If the 2021 maximum Arctic sea ice extent is more your thing then please see the previous article:
“The 2021 Maximum Arctic Sea Ice Extent“
Maximum volume is still several weeks away, but let’s first of all take a look at the PIOMAS modelled volume numbers for February. They are not yet available via the University of Washington’s Polar Science Center web site, but Wipneus has once again crunched the gridded thickness numbers which are already available. Here is what they reveal:
As you can see, it will be a big surprise if the 2021 volume maximum occurs in March rather than April, and 2021 is currently 3rd lowest for the date, behind 2017 and 2018. For completeness here too is the PIOMAS thickness map for the end of February:
This does contain some surprises, such as an area of thick ice along the shore of the East Siberian Sea, but no such thing along the north coast of Greenland, the traditional bastion of “the thickest ice in the Arctic Ocean”.
The “measured” Arctic sea ice volume calculated from CryoSat-2 and SMOS thickness data has also updated to February 28th:
Note that the “near real time” figures graphed in blue will almost certainly be revised upwards when the “reanalysed” data is released in a couple of weeks. Equally certainly they will be “lowest for the date” in the 11 year record.
Here also is the CS2/SMOS thickness map for February 28th for comparison purposes:
There has recently been some debate on the Arctic Sea Ice Forum about where the thickest ice in the Arctic is currently located. If you watch this ASCAT animation of the 2020/21 freezing season thus far carefully you can see there is still a large area of multi-year ice around the North Pole, in particular reaching towards Svalbard:
An equivalent area of thicker ice in that area seems to be strangely lacking in this GOFS thickness map:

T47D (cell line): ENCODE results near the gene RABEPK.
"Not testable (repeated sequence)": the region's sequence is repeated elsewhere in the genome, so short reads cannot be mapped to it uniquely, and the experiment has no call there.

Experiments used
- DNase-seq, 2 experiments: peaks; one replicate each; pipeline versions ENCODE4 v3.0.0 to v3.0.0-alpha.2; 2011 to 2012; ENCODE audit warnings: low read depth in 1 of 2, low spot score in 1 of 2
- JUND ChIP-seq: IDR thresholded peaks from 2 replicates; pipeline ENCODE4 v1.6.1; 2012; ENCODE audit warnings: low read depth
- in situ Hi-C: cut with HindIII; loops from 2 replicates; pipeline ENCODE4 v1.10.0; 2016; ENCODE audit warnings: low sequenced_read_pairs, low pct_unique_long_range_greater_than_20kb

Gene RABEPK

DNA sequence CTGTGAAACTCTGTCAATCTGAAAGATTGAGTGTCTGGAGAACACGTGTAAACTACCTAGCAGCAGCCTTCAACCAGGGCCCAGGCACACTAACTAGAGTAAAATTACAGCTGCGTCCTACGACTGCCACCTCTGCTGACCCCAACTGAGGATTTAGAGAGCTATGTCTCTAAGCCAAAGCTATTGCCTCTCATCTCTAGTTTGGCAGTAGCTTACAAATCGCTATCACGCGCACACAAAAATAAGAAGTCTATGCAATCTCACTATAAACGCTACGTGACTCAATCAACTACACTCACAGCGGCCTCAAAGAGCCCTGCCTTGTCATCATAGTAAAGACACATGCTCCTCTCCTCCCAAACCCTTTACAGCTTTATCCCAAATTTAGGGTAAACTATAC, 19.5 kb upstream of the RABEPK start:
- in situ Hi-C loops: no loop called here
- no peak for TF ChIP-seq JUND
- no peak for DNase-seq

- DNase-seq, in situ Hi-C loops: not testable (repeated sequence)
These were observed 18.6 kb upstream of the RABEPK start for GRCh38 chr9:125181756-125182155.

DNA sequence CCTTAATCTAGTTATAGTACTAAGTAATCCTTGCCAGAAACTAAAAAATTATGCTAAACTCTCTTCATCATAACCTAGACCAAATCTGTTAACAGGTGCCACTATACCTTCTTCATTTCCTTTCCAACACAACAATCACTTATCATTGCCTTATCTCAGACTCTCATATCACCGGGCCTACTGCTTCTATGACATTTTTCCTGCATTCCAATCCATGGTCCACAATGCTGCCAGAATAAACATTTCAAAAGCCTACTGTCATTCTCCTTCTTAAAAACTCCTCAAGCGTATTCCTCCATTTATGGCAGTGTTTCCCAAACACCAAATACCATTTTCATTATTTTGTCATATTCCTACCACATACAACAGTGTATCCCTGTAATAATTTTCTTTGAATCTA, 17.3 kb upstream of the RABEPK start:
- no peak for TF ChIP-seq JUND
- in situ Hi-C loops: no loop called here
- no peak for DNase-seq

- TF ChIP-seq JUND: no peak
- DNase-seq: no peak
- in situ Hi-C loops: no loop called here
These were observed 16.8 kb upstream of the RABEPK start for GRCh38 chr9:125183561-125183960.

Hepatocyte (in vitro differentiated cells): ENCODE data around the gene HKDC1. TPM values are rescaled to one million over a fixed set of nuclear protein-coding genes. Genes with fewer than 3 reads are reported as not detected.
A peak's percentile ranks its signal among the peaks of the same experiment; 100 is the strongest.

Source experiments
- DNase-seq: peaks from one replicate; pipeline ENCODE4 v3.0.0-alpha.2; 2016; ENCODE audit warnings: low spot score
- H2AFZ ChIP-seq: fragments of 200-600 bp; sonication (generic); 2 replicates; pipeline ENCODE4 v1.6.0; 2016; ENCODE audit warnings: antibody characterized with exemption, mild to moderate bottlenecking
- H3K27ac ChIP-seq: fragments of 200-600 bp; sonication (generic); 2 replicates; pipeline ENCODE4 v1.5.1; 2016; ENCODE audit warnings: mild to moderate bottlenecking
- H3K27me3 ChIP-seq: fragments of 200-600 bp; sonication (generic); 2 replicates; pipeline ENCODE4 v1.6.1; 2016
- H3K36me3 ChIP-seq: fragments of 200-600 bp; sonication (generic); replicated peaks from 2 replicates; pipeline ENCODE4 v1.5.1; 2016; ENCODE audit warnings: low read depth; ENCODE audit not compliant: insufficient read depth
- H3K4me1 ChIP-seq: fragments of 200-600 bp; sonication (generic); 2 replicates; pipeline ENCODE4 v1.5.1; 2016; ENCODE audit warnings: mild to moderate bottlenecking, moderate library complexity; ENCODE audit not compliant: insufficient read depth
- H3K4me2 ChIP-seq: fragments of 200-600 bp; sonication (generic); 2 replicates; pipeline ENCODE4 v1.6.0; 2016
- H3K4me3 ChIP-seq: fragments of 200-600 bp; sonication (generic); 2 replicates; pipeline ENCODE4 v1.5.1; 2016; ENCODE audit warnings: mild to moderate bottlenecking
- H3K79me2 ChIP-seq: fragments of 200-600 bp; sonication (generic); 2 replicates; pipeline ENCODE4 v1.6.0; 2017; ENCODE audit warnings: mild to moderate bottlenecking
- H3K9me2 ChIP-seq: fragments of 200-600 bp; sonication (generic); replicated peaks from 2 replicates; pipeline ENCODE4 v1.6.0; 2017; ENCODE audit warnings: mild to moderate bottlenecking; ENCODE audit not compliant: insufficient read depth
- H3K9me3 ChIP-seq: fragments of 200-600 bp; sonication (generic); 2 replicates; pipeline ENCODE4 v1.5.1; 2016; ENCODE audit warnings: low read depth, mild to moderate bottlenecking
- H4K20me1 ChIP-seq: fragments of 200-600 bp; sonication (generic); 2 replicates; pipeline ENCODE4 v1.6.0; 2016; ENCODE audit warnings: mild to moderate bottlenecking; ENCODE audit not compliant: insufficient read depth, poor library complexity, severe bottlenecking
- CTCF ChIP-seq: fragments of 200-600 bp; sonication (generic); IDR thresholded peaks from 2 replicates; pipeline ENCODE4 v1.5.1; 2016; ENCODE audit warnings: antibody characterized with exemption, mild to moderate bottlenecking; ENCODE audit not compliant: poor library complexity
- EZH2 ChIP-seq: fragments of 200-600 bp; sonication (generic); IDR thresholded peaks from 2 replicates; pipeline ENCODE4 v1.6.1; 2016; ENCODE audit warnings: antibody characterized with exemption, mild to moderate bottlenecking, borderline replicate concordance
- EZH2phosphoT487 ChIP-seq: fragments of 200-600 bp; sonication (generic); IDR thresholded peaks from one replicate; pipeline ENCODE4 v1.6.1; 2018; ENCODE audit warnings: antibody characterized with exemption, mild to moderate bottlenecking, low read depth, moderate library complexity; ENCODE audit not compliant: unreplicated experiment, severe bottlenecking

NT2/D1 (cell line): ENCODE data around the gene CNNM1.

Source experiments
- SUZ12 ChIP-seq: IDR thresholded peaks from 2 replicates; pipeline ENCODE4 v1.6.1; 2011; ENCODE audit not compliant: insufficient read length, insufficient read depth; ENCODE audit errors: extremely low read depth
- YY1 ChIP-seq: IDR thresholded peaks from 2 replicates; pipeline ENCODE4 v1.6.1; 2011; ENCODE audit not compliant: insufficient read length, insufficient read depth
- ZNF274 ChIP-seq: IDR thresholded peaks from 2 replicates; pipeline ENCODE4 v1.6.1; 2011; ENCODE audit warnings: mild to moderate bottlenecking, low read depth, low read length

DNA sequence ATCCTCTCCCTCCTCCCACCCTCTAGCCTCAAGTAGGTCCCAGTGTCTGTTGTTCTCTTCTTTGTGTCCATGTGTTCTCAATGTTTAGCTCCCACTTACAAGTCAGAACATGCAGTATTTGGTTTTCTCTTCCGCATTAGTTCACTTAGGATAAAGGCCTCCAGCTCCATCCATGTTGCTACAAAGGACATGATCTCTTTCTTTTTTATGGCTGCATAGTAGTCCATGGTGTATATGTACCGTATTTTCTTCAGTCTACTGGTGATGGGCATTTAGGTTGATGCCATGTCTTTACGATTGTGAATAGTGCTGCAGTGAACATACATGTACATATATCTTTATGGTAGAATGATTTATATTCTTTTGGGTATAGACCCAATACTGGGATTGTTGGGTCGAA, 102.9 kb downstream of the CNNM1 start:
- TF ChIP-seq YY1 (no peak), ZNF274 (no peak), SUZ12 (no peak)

By way of comparison, here’s ASCAT’s view of the 2019/20 freezing season:
For some further historical context and another ASCAT animation see also:
“Where’s the Thickest Arctic Sea Ice Gone?“
The February 2021 update is now available on the Polar Science Center web site. As well as the latest updates on Arctic sea ice volume it also includes these thickness anomaly maps for both PIOMAS and CS2/SMOS. Note that since CryoSat-2 didn’t launch until 2010 the anomaly baseline in both cases is 2011-2020:
The ice thickness anomaly map for February 2021 relative to 2011-2020 shows a mixture of positive and normal anomalies across the Arctic with strong negative anomalies stretching from North of Greenland into the Eastern Beaufort. Strong positive anomalies exists near the East Siberian Sea, along the Siberian Coast of the Chukchi. Thicker than normal (2011-2020) ice is also present in the Beaufort. A strong positive anomaly is notable in the Laptev Sea. CS2/SMOS satellite data show a broadly similar anomaly pattern but the positive anomalies in the East Siberian and Chukchi Seas are much weaker.
The mid month PIOMAS gridded thickness numbers have been released. Here’s the map for mid March:
plus the calculated volume and anomaly thereof:
The PIOMAS model currently places 2021 at 5th lowest for the date, with thick ice still building on the shores of the East Siberian Sea. The CS2/SMOS thickness map is still showing significantly thinner ice in the same area:
The end of March PIOMAS gridded thickness numbers have been mapped by Wipneus:
They show the fast ice on the shores of the East Siberian Sea getting ever thicker, but once again C2S/SMOS begs to differ on the current thickness in that vicinity:
Maximum volume is still some weeks away, but according to the available CS2/SMOS data Arctic sea ice volume is currently lowest for the date. As suggested by the discontinuity in the graph, it seems prudent to take the “near real time” values with a large pinch of salt until the reanalysed data is published, since it looks as though there is still an issue with NRT data on the Russian side of the Arctic:
By way of a contrast, 2021 is currently 6th lowest for the date in the PIOMAS data:
Perhaps maximum volume anomaly has been reached for this winter though?
The March 2021 monthly update is now available on the Polar Science Center web site:
Average Arctic sea ice volume in March 2021 was 21,700 km³. This value is the fifth lowest on record for March about 2,000 km³ above the record set in 2017. Monthly ice volume was 38% below the maximum in 1979 and 25% below the mean value for 1979-2020.
The ice thickness anomaly map for March 2021 relative to 2011-2020 shows a mixture of positive and normal anomalies across the Arctic with strong negative anomalies stretching from North of Greenland into the Eastern Beaufort. Strong positive anomalies exists along the Siberian Coast. Thicker than normal (2011-2020) ice is also present in the Beaufort.
The update also includes this comparison with CryoSat-2/SMOS volume, which highlights the current divergence between the two metrics:
Watch this space!